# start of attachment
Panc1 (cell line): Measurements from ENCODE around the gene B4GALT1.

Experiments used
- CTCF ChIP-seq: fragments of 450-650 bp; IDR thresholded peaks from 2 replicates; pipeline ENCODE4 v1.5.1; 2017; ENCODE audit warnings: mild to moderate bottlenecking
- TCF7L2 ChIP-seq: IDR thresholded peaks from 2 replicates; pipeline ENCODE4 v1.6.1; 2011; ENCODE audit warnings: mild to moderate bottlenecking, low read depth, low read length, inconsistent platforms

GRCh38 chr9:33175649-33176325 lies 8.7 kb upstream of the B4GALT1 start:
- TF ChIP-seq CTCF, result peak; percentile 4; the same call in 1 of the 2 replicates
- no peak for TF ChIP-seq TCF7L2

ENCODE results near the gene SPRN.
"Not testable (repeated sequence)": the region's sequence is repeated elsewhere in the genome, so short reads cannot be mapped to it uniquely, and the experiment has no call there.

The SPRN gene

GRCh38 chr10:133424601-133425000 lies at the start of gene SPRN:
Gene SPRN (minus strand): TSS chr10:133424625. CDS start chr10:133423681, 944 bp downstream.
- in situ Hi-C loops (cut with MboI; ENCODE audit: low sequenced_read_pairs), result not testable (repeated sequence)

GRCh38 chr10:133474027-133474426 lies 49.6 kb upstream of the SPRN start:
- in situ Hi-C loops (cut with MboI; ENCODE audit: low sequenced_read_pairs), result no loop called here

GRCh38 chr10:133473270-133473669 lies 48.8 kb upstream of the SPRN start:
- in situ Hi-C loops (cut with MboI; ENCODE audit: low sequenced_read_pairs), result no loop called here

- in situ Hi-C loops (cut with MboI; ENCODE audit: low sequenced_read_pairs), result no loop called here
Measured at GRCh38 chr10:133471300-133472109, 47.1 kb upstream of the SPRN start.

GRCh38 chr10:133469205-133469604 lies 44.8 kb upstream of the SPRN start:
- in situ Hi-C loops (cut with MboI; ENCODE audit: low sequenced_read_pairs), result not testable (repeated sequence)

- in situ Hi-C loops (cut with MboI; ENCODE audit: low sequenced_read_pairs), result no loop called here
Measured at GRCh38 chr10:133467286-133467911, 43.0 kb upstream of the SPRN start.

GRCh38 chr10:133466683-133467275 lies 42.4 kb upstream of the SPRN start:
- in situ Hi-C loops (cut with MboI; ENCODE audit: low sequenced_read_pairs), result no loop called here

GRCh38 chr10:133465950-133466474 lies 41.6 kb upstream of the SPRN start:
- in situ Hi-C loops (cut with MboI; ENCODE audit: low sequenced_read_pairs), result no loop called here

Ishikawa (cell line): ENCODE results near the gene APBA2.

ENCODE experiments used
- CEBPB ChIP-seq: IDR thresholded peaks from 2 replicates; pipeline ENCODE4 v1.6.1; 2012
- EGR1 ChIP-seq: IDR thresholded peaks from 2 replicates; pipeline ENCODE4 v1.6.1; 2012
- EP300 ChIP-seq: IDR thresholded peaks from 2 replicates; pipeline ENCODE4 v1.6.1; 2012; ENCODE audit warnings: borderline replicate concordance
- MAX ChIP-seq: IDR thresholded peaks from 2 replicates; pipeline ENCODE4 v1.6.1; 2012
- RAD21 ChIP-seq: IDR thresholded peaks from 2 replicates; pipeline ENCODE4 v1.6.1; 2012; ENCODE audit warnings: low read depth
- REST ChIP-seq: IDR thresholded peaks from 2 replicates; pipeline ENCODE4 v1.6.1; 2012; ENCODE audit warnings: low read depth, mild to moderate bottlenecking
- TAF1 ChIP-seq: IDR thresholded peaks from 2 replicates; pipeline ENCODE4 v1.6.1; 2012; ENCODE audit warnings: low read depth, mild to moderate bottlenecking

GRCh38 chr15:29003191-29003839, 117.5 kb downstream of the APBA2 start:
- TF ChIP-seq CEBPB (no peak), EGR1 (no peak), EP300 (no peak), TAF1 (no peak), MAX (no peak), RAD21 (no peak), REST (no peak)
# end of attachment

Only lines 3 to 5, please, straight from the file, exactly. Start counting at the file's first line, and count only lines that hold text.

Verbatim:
- CTCF ChIP-seq: fragments of 450-650 bp; IDR thresholded peaks from 2 replicates; pipeline ENCODE4 v1.5.1; 2017; ENCODE audit warnings: mild to moderate bottlenecking
- TCF7L2 ChIP-seq: IDR thresholded peaks from 2 replicates; pipeline ENCODE4 v1.6.1; 2011; ENCODE audit warnings: mild to moderate bottlenecking, low read depth, low read length, inconsistent platforms

GRCh38 chr9:33175649-33176325 lies 8.7 kb upstream of the B4GALT1 start: